Try to recall a voice over performance that you thought was awesome, such as a commercial read, a documentary, a biography, or an audiobook. Didn’t it make you wonder what knowledge and skills made that performance so effective?

Nearly all the voice over books I’ve read (and recommend in my bibliography) do a great job of describing the business, ways to get into the mood and direction of the script, approaches that give the producer what he or she wants, marketing challenges, and other issues. They also explain how to up your own studio and get work from the Internet and other sources. However, I have never read a book about voice over, stage, or film acting that examined the ways that the structure of our written language. Language dynamics affects nearly every aspect of script analysis and delivery.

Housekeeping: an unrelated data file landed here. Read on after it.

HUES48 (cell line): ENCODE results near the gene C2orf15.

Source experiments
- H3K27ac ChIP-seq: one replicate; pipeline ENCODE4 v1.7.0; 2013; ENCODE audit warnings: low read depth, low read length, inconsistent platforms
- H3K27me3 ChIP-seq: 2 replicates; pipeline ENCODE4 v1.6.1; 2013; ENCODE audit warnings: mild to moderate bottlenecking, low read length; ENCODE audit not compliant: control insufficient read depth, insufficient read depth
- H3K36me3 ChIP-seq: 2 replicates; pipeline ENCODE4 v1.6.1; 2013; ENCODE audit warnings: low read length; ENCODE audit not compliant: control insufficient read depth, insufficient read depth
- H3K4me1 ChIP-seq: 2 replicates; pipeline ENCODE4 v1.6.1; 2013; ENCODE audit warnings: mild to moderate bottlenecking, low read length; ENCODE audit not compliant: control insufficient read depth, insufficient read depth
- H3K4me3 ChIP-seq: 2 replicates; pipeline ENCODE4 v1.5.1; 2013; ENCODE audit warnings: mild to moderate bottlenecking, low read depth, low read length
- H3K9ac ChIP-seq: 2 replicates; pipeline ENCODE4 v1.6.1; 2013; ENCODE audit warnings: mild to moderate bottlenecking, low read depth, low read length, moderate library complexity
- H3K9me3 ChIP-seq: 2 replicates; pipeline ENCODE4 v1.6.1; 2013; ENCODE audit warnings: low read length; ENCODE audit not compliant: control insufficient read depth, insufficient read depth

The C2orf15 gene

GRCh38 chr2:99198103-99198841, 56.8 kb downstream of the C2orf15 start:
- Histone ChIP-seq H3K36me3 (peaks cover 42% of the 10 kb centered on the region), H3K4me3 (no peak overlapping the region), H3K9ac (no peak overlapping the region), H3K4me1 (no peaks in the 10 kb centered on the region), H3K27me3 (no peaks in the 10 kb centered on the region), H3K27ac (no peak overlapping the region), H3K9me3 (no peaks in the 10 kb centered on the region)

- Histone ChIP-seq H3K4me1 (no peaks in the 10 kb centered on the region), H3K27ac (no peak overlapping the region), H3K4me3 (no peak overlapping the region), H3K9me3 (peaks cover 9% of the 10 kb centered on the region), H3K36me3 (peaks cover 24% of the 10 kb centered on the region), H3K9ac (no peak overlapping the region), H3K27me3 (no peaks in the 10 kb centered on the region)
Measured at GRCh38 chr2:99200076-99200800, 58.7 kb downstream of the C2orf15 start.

The Voice Over Actor’s Handbook delves into the nitty-gritty: elements of diction, dialect control, phrasing, content comprehension, parts of speech, inflection, vocabulary, context, pronunciation, and comparison/contrast, as well as how these tools apply to every script you will encounter. Developing a thorough understanding of these elements, as well as incremental control of pace, pitch, pause, volume, flow, timing, and emotional level, will transform you into a highly skilled voice over actor.

Over the course of twenty-five years of voice over coaching, it became apparent to me that a high percentage of my students did not fully understand sentence structure and grammar—and how these affect the way we read aloud.